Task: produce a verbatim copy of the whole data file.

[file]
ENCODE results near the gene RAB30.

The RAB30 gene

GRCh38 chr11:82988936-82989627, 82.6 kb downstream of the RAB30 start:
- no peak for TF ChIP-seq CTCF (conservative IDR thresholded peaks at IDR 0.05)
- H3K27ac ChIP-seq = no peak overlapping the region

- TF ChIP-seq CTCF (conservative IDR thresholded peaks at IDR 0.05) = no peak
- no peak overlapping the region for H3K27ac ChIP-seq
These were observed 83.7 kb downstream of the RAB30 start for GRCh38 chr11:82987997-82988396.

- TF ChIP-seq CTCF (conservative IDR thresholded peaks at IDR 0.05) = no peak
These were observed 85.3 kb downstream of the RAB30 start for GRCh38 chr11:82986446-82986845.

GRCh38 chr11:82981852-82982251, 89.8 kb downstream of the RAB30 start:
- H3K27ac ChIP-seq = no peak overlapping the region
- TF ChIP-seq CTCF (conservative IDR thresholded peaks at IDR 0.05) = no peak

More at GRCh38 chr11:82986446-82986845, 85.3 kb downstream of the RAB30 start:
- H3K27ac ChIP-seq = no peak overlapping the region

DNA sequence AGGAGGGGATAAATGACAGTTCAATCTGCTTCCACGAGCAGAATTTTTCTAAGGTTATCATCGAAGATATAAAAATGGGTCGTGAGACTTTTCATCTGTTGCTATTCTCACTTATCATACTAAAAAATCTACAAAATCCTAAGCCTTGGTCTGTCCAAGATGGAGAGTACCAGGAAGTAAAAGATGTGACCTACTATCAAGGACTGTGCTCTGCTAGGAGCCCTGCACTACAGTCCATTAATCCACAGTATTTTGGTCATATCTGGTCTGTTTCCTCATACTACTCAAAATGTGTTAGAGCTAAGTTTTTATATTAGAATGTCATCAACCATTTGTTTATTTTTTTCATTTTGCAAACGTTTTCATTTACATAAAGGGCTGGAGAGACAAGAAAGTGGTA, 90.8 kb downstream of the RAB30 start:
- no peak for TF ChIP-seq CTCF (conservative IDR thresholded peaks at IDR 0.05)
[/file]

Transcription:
ENCODE results near the gene RAB30.

The RAB30 gene

GRCh38 chr11:82988936-82989627, 82.6 kb downstream of the RAB30 start:
- no peak for TF ChIP-seq CTCF (conservative IDR thresholded peaks at IDR 0.05)
- H3K27ac ChIP-seq = no peak overlapping the region

- TF ChIP-seq CTCF (conservative IDR thresholded peaks at IDR 0.05) = no peak
- no peak overlapping the region for H3K27ac ChIP-seq
These were observed 83.7 kb downstream of the RAB30 start for GRCh38 chr11:82987997-82988396.

- TF ChIP-seq CTCF (conservative IDR thresholded peaks at IDR 0.05) = no peak
These were observed 85.3 kb downstream of the RAB30 start for GRCh38 chr11:82986446-82986845.

GRCh38 chr11:82981852-82982251, 89.8 kb downstream of the RAB30 start:
- H3K27ac ChIP-seq = no peak overlapping the region
- TF ChIP-seq CTCF (conservative IDR thresholded peaks at IDR 0.05) = no peak

More at GRCh38 chr11:82986446-82986845, 85.3 kb downstream of the RAB30 start:
- H3K27ac ChIP-seq = no peak overlapping the region

DNA sequence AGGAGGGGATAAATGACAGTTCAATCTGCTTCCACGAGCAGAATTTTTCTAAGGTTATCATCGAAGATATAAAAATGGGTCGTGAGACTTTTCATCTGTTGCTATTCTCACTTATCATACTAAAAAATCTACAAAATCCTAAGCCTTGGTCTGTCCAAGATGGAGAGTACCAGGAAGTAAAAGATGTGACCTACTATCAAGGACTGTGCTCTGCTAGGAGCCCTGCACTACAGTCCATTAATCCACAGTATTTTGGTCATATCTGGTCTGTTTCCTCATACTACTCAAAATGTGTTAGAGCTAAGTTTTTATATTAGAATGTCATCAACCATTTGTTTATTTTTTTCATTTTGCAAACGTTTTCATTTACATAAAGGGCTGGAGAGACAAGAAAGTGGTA, 90.8 kb downstream of the RAB30 start:
- no peak for TF ChIP-seq CTCF (conservative IDR thresholded peaks at IDR 0.05)